At present, Muslim-Americans make up only a fraction of the total population in America. The 3.3 million Muslims are, however, significant to the upcoming presidential election in the United States. Their role as voters could make a substantial difference in the "swing states."
The Council on American-Islamic Relations (CAIR), is a rights organization which operates out of Washington who have launched a campaign to encourage Muslims to vote. Their aim since the launch is to obtain at least 1 million votes from the Muslim population in the United States and they are working closely with the communities to ensure that Islamic centers have the necessary information and tools to enable Muslims to register as voters.
Although Muslims represent a small percentage of our country's total population, they live in strategic locations, the "swing states," such as Virginia, Ohio, and Florida.
The campaign should be an advantage to the Democrats, as not many are expected to vote for the Republican nominee, Donald Trump, who attempted to implement a temporary ban on Muslims entering the country.
Earlier this year, in February 2016, CAIR held a survey among 2,000 Muslim voters to determine what percentage of them stood for the Democratic Party and how many supported the Republicans. The outcome indicated that the majority supported the Democratic Party and a very low percentage stood for the Republican Party.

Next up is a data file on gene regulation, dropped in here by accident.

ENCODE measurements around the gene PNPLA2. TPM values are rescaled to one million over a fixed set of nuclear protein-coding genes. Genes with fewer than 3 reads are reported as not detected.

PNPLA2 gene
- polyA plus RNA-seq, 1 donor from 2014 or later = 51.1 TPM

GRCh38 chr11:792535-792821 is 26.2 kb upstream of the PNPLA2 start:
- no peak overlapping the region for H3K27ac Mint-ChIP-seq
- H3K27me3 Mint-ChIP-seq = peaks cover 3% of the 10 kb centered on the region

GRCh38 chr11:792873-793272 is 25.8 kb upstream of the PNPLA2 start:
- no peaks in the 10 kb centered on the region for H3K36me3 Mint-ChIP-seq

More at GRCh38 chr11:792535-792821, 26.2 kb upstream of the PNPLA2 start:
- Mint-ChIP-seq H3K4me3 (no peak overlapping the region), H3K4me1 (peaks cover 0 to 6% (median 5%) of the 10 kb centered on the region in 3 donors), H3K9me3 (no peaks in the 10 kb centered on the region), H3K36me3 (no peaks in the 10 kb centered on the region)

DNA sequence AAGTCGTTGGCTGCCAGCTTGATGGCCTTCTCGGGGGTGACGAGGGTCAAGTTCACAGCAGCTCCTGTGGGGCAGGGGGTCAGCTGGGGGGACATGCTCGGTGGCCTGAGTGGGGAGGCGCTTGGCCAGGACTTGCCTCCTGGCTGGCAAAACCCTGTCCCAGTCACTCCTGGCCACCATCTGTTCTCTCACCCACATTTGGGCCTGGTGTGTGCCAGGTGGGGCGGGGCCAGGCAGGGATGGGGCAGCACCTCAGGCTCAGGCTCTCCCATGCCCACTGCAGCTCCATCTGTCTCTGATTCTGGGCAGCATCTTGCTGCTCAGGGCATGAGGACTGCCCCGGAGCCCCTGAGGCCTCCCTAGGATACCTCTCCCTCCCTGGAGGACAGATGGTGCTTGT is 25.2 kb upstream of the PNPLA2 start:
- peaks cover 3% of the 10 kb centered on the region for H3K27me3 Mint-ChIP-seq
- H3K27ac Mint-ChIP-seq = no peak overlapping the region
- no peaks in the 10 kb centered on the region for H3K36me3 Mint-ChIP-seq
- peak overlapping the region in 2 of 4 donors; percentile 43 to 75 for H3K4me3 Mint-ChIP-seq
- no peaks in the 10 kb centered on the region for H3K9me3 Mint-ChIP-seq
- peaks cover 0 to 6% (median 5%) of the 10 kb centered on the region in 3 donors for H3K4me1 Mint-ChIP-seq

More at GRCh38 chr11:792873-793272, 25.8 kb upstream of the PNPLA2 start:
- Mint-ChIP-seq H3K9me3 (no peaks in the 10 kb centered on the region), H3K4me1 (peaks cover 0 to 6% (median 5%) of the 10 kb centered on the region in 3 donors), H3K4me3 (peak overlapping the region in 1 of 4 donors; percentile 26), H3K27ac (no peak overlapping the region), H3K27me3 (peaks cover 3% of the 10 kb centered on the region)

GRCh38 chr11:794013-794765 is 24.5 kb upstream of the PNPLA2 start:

As of June 2016, records have indicated that 824,000 Muslim-Americans have registered to vote in the upcoming elections. The Republicans have, however, not attracted many Muslim, or even Latino voters to support them.
The Republicans don't seem to be concerned about this, though. Sajid Tarar is the founder of the group 'Muslims for Trump,' and insists that once the Muslim community becomes more familiar with the Republican's policies, they should be prompted to place their votes for the Republican Party.
Tarar also stated the Trump's priority is the safety of Americans, and that Muslims were drawn to the Republican Party from what they saw as support for the family unit. He went on to say that "We are fundamentally Republicans because we come from conservative countries with conservative values."
Members of CAIR were clear in stating that the Republican Party should be welcoming towards Muslims and put a stop to political Islamophobia.